The Eleventh Circuit recently confirmed the rule that “other insurance” clauses should not be used to disadvantage policyholders. Nat’l Cas. Co. v. Georgia Sch. Bd. Ass’n – Risk Mgmt. Fund, No. 22-13779, 2023 WL 5977299, at *1 (11th Cir. Sept. 14, 2023). In a dispute between an insurance company and a public risk management fund, both insurance policies included “other insurance” clauses stating that each insurer would only provide excess insurance coverage where the policyholder is covered by other insurance. The district court found that the clauses were irreconcilable because both insurance policies could not provide only excess insurance coverage—at least one policy would need to provide primary coverage. Because of the conflict, the Georgia federal district court applied Georgia’s irreconcilable-clauses rule and held that each policy must provide coverage to the policyholder on a pro rata basis. The Eleventh Circuit affirmed the district court’s application of Georgia’s irreconcilable-clauses rule.Continue Reading Insurance Fundamentals: “Other Insurance” Clauses

GreenGate Fresh’s romaine lettuce might once have made you ill, but their recent victory in the New York Appellate Division certainly won’t. GreenGate was one of many lettuce producers forced to recall their lettuce amidst two E. Coli outbreaks in 2018. GreenGate sought coverage for the recall from its insurer, Houston Casualty Company, who denied coverage, contending that the government recall was not specifically directed at GreenGate. The trial court disagreed and entered judgment in favor of GreenGate. The New York Appellate Division affirmed, finding it irrelevant that GreenGate was not specifically named in the government’s recall recommendation.Continue Reading Salad Lovers (and Policyholders) Rejoice! Court Affirms Coverage for Romaine Lettuce Recall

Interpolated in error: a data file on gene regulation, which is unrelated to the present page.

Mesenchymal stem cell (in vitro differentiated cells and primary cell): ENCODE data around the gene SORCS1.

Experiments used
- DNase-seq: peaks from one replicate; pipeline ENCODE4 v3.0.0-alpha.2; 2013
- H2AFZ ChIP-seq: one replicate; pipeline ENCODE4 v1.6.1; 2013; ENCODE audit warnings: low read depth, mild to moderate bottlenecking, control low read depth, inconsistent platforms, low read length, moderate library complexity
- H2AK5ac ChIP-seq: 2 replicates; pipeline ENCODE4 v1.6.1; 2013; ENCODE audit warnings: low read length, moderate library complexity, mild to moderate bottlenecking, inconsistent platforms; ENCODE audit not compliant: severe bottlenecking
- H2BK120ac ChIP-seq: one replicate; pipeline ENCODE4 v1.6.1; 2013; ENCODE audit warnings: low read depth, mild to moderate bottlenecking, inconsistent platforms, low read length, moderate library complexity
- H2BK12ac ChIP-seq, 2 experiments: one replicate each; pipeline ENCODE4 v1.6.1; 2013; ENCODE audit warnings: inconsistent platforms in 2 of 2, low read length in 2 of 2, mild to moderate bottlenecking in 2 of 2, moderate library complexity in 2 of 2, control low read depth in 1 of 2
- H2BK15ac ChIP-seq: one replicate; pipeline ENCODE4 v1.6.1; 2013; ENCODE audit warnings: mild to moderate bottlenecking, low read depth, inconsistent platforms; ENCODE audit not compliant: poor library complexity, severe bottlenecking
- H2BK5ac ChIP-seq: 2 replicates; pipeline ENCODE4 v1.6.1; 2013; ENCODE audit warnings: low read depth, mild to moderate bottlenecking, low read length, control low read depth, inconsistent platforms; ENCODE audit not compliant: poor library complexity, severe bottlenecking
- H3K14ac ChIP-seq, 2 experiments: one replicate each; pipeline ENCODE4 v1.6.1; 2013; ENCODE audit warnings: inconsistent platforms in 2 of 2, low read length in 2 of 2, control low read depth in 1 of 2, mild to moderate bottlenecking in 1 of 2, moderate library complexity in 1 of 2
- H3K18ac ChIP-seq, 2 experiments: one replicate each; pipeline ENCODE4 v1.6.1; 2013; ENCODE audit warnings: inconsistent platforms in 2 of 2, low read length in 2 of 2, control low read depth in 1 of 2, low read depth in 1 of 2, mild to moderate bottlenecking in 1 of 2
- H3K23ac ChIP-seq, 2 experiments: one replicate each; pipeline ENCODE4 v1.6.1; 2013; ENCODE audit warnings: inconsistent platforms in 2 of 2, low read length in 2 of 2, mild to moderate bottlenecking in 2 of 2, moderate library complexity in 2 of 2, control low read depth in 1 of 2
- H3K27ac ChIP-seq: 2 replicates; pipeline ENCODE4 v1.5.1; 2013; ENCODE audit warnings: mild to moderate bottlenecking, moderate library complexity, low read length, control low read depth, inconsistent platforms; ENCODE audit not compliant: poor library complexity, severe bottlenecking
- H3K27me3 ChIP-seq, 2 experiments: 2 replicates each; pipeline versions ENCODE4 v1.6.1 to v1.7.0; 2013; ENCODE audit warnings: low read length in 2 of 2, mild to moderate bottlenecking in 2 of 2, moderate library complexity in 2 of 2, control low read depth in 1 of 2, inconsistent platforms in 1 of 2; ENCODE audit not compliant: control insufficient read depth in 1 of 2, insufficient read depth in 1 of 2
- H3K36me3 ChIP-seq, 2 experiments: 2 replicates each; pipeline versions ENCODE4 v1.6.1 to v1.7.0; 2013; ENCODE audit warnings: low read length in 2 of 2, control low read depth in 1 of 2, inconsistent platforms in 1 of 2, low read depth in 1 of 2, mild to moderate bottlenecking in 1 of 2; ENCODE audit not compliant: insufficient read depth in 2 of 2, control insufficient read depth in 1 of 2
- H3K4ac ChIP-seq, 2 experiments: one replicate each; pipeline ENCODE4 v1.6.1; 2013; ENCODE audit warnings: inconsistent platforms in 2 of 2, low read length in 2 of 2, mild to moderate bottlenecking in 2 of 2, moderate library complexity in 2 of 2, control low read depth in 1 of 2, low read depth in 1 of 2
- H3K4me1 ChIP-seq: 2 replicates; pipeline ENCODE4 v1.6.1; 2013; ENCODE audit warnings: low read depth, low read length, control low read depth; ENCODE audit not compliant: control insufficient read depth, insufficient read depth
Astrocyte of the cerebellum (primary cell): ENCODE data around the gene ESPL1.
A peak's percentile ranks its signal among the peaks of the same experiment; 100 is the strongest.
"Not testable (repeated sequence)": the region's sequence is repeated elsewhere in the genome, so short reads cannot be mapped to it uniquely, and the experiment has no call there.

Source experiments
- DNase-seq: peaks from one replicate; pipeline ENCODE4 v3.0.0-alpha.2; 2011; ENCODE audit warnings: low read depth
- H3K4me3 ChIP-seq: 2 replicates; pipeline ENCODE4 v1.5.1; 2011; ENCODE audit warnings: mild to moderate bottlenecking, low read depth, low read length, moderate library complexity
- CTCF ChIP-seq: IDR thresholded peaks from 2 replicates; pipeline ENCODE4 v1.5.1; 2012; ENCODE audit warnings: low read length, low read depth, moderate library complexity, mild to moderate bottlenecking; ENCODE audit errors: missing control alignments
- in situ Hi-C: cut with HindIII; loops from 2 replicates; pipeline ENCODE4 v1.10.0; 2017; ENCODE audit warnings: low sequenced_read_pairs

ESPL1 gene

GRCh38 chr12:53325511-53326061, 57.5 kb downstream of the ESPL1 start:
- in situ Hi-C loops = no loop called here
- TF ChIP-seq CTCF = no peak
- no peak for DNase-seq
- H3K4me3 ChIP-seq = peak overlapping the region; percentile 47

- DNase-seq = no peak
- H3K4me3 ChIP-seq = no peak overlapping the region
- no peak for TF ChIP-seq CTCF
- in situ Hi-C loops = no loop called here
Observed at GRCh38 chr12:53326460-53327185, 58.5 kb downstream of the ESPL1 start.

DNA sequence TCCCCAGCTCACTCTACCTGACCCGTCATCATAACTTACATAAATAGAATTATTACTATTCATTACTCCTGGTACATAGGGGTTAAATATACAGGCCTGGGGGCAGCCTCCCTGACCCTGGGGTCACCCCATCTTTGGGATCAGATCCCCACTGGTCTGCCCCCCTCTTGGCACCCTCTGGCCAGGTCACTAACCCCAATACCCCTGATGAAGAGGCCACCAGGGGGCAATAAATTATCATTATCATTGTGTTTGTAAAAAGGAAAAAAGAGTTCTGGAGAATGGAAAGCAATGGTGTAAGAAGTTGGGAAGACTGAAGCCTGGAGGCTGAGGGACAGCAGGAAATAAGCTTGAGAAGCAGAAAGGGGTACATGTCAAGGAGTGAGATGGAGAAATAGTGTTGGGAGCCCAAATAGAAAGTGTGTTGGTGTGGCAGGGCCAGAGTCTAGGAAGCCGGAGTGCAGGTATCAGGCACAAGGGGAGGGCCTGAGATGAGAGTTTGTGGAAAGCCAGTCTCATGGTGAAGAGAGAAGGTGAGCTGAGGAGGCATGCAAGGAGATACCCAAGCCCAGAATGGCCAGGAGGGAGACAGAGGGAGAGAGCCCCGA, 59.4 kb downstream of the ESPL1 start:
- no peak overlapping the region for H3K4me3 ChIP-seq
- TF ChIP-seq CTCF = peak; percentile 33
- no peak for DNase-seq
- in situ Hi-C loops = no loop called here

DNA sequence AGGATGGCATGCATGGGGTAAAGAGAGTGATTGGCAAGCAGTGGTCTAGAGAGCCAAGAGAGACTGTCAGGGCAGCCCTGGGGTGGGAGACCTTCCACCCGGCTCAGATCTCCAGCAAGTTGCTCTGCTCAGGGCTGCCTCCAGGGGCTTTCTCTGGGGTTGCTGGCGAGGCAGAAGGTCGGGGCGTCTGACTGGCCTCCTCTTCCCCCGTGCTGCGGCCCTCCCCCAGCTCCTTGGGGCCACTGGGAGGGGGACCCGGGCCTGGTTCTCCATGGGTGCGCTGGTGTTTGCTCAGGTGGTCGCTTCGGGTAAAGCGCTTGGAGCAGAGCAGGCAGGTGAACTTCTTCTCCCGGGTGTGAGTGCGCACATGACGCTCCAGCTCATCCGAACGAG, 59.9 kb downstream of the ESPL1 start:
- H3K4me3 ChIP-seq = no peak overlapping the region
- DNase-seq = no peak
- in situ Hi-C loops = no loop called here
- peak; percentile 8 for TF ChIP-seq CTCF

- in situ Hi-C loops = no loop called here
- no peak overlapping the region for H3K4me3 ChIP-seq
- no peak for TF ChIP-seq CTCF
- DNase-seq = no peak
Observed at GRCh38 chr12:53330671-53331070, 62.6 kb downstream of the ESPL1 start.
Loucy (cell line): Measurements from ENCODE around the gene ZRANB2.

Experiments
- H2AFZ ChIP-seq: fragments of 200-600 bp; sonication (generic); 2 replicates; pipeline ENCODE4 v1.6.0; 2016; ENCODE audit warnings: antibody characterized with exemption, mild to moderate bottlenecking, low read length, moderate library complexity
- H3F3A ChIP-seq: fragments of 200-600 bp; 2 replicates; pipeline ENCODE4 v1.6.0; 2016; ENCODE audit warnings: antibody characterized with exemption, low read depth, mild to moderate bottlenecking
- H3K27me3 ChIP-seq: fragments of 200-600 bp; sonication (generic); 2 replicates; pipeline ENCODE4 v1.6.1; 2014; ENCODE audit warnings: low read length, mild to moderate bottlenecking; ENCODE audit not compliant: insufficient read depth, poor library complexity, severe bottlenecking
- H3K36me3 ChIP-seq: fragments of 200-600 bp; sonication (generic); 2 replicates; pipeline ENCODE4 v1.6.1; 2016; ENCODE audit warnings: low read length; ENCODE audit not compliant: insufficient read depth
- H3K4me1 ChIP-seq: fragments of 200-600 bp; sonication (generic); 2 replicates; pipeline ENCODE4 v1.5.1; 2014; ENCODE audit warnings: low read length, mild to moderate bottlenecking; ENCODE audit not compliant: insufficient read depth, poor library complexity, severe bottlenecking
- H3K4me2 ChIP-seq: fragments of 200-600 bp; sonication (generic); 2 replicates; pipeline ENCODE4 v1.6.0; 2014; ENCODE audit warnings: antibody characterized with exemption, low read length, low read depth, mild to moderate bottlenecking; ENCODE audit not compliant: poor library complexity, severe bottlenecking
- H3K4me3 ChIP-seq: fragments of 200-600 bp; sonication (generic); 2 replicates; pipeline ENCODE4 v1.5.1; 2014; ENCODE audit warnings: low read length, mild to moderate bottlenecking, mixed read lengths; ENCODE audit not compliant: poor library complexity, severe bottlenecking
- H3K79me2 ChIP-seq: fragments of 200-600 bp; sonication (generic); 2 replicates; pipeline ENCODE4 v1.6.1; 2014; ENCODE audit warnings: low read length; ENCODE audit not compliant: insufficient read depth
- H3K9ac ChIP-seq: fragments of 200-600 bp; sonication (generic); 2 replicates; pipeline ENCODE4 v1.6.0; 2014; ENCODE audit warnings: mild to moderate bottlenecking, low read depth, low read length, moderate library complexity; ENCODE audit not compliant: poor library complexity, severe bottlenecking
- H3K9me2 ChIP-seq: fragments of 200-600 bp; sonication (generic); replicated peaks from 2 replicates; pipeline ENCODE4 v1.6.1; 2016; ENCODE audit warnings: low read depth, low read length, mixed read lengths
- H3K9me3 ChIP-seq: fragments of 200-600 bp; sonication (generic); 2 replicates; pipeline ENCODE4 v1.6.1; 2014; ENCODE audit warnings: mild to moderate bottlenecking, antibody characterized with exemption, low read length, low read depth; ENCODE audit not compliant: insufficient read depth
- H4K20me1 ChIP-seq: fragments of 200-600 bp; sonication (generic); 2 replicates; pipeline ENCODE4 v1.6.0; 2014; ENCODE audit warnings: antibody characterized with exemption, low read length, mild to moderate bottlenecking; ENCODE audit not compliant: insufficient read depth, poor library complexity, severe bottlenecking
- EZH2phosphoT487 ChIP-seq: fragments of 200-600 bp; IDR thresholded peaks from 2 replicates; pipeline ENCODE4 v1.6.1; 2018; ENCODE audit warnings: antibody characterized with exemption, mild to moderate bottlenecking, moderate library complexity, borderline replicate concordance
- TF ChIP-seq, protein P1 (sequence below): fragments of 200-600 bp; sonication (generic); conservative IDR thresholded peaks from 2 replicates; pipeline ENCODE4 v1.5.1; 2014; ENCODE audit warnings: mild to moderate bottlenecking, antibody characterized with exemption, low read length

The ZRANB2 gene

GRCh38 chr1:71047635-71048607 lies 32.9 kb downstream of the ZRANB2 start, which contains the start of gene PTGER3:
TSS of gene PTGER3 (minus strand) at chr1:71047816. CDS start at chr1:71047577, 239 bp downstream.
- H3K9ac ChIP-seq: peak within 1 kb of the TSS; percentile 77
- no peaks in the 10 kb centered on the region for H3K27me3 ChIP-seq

In a recently published opinion, the Superior Court of New Jersey Appellate Division answered a question of first impression: whether the New Jersey Transportation Network Company Safety and Regulatory Act (the “Act”), which requires “transportation network companies” to provide at least $1.5 million in underinsured motorist insurance coverage, applies to food delivery services such as Uber Eats.
Continue Reading No Coverage for Late Night Snacks: New Jersey Court Finds Uber Eats is Not Covered by State’s Insurance Coverage Requirements for Ride-Hailing Companies

In what is an unfortunate sign of the times, Springpoint Senior Living, Inc. recently sued its insurers in New Jersey federal court claiming they abruptly stopped covering Springpoint’s defense costs after doing so for nearly a decade.  A copy of the complaint can be found here. Springpoint’s allegations are emblematic of a growing trend among insurers taking drastic measures to avoid coverage, which is no doubt in response to the tightening economic conditions and looming recession around the globe. 
Continue Reading A Sign of the Times: Policyholder Forced to Sue Insurers to Resume Payment of Defense Costs